This is an awesome T-Shirt. Hm, with all this press Carl must have plants at the Times. But maybe he should spend a little more time focusing on that web thing.

What’s up with the seeding metaphor for software? You plant your buggy code around the country and it grows into beautiful bug reports?

Oh, phew. Jaguar is only $69 for students. That’s not quite as bad.

During the Q and A Steve’s being coy about OS X on Intel. “Let’s complete the transition to OS X,” he says. “Then we’ll have options.” “The relationship with Microsoft is a bit like a marriage… sometimes you have little spats like in the Wall Street Journal this week.” “They’re making a lot of money off of Office.” “In hindsight this time is going to look like on hell of an opportunity to make a market share grab. And that’s exactly what we’re doing.” On the high price of Microsoft Office: “This is America and they can price their software however they want. […] This is also America and making apps for OS X is really easy to write software for so some third-parties might come along and make some compatible applications.” “I think the PDA is going to go away. And be replaced by a new generation of cell phones.” Cell phones can view info and maybe modify phone numbers. But they’ll edit it and run custom applications on their computer. They decided not to make a PDA because they saw three years ago they’d be subsumed into cell phones and they don’t want to make cell phones. What about the iPod? “I don’t want my TV to make toast.”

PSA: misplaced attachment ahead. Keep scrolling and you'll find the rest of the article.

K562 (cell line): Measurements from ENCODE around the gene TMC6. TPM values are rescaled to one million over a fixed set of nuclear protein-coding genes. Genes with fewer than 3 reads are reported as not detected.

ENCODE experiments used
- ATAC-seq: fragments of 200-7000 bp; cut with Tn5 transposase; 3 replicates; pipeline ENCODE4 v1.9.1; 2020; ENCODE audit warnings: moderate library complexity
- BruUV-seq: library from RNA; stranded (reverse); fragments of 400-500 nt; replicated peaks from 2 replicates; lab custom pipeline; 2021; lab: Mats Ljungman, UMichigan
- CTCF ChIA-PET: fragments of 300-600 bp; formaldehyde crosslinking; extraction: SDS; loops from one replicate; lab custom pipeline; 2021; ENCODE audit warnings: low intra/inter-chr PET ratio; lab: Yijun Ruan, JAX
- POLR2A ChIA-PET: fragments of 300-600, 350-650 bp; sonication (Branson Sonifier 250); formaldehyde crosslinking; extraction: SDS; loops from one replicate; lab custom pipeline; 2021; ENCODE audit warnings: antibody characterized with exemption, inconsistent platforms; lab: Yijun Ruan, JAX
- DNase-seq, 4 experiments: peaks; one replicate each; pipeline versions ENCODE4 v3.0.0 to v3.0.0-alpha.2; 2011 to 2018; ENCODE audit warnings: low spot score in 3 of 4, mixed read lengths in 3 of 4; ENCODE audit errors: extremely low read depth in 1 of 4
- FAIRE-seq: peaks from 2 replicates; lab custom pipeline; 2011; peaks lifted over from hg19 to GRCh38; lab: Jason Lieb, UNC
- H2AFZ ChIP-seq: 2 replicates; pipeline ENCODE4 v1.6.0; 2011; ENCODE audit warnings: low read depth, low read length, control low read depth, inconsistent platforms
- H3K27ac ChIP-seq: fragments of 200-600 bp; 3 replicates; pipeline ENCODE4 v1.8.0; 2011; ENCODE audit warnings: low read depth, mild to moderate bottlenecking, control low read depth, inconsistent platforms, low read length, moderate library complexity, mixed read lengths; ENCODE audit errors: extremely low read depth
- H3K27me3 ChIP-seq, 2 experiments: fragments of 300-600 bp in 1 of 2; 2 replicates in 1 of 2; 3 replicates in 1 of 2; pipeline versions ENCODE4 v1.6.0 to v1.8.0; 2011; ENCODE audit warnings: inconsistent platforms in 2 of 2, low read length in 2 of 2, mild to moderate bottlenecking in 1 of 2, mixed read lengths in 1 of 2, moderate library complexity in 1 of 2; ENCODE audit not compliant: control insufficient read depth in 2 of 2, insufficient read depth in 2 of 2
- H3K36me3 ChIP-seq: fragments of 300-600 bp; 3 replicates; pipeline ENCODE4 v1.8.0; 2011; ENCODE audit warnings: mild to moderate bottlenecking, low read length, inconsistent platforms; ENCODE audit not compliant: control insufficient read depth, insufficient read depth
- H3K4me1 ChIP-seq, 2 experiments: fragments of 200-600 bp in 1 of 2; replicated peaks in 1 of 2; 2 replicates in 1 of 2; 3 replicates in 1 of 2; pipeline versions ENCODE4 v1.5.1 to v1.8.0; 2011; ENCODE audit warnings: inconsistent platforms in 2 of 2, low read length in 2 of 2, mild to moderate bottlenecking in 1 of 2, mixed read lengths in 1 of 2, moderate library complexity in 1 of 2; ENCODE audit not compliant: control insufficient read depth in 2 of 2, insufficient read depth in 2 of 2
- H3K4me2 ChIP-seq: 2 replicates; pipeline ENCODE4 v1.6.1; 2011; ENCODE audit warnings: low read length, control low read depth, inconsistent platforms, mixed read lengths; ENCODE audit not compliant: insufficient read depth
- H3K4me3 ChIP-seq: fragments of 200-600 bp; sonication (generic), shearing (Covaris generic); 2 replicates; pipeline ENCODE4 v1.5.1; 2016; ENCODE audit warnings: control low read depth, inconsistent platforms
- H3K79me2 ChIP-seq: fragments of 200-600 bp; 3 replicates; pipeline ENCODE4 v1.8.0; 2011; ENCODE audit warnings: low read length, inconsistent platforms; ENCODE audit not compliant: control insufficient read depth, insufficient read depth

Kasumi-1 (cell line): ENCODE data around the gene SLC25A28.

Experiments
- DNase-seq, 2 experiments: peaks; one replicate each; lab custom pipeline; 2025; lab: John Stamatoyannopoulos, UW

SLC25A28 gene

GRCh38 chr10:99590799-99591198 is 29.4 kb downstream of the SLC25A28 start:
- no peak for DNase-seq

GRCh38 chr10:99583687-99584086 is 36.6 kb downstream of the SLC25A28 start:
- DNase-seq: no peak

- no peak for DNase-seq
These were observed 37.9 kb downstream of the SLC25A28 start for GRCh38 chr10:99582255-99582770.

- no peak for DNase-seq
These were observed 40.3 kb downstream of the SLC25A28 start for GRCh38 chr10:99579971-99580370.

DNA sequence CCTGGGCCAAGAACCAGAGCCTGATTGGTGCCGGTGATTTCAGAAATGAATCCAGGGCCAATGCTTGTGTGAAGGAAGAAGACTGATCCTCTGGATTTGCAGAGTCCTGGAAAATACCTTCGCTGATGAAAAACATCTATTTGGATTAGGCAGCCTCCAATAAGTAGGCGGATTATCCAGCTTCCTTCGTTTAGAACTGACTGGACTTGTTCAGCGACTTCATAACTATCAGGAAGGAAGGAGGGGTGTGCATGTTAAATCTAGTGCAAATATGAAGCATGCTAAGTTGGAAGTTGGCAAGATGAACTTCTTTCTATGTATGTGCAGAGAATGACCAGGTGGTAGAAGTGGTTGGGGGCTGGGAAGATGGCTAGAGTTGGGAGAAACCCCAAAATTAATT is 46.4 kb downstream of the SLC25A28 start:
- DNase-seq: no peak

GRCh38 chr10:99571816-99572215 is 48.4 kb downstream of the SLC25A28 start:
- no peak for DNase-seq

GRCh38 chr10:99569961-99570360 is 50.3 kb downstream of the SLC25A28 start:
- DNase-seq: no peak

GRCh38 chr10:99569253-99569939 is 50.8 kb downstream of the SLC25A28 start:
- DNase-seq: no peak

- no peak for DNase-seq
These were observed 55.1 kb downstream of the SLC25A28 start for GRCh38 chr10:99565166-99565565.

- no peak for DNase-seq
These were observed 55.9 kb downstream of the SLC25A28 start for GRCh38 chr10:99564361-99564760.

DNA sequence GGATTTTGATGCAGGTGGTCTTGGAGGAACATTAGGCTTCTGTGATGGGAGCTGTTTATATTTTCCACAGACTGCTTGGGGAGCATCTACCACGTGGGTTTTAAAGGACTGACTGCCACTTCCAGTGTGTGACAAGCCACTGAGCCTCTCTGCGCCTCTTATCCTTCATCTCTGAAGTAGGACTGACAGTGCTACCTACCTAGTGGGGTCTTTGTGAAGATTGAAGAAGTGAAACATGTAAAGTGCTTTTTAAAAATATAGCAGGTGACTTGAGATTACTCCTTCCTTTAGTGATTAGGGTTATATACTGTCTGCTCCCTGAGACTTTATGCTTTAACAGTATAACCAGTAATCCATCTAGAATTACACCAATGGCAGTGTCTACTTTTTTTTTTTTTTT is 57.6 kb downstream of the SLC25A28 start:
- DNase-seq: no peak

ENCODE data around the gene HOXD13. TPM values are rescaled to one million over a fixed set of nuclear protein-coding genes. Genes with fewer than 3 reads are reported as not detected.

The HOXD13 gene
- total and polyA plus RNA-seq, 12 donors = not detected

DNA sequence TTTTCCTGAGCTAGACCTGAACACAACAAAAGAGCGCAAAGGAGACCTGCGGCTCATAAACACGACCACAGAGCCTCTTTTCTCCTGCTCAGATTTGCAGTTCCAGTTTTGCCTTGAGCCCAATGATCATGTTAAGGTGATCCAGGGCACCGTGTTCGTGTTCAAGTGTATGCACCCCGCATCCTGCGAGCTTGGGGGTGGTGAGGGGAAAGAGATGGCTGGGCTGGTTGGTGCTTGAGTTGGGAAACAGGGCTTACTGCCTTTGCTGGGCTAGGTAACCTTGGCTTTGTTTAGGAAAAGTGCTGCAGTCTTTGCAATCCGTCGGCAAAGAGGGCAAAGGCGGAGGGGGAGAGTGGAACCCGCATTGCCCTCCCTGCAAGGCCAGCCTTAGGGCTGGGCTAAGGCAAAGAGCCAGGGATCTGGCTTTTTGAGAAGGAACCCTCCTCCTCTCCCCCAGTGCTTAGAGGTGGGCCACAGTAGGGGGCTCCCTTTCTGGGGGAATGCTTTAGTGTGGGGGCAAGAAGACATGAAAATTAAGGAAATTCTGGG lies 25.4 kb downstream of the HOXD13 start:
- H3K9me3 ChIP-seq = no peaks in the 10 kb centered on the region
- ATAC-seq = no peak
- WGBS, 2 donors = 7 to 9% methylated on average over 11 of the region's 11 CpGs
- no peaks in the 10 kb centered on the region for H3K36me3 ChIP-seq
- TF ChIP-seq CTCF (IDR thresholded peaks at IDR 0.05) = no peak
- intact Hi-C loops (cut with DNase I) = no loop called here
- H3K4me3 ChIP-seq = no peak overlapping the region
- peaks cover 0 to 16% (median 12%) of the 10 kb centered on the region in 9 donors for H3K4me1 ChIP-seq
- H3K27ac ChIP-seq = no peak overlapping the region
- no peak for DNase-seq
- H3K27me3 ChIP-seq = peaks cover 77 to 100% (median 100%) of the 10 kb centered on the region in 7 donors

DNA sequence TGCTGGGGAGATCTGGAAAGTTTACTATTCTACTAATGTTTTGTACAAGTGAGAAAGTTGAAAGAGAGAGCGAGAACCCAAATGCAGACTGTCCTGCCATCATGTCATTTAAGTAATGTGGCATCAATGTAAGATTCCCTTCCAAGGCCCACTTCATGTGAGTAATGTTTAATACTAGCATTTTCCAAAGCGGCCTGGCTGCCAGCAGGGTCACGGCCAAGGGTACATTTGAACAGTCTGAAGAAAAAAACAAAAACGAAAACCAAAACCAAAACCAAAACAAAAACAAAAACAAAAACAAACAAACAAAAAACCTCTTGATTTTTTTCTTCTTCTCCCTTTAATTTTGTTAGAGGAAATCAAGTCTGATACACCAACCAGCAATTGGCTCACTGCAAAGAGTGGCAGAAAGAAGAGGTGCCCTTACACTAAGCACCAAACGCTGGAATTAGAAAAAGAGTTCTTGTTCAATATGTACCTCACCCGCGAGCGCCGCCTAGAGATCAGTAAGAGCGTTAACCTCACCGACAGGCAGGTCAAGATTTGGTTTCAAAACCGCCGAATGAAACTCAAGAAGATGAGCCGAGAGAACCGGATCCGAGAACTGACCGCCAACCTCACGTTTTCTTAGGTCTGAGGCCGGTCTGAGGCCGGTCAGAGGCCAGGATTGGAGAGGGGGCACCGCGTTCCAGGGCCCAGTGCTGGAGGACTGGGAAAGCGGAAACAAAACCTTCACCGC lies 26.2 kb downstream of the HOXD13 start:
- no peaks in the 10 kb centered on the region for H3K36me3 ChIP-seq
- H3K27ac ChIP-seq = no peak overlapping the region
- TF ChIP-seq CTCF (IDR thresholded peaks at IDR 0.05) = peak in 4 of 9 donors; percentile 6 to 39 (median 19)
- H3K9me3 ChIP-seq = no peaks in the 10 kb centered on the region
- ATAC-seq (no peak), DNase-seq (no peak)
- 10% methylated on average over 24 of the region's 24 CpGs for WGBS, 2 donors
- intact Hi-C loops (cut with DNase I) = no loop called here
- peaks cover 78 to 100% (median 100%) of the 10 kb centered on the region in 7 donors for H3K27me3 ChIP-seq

I guess McCusker was an anomaly. Apple says 99% of the people who go to the store would recommend it to a friend. They also have a new program where if you buy a “Mac pack” from them they’ll help you set up your AirPort base station. To cut down on rent they’re taking out the theaters and moving the genius bar up to make it 40% smaller. They’re hoping these stores will break even on a retail basis.

I’m listening to the analyst meeting.

One of the Minority Report futurists discusses his role in the film and has the same complaints that I’ve heard elsewhere, namely that there was little creative use of technology and people were mostly consumer drones. He also has some theories why: “Napster lurks implicitly inside every shared virtual world that’s under the control of its users. The world that seems utopian to me is distopian to Hollywood.”

The Bates Method: A cure for myopia. This article (and the things linked) fits perfectly with the intuitions I’ve developed about my sight. When I got glasses I refused to wear them because of how awful my eyesight was when I took them off. I’ve also been followin the instructions of another site which suggests purchasing reading glasses with “plus” lenses and using those to train your eyes. They worked for a long time but then I made the mistake of not wearing them for a while and my eyes have relapsed because of all the “nearwork” I do (mostly reading the computer screen. I’m trying to wear them once more and retrain my eyes because my eyesight has gotten so horrible it’s frightening. Luckily it seems to be working. In the past two days my screen has gone from being directly in front of my face to the back of my desk with brightness all the way down.

Amazon Light, an Amazon interface patterned after Google’s.

posted July 17, 2002 02:55 PM (Others) #


smiling dogs
the circle of life continues
temperature rising
confessions of a time-waster
MacWorld Keynote Coverage
empty jaguar-skin wallet
Reflections on the Keynote
i’m not dead yet
you may already have one
loose clothes == loose morals
A cure for nearsightedness?

Aaron Swartz (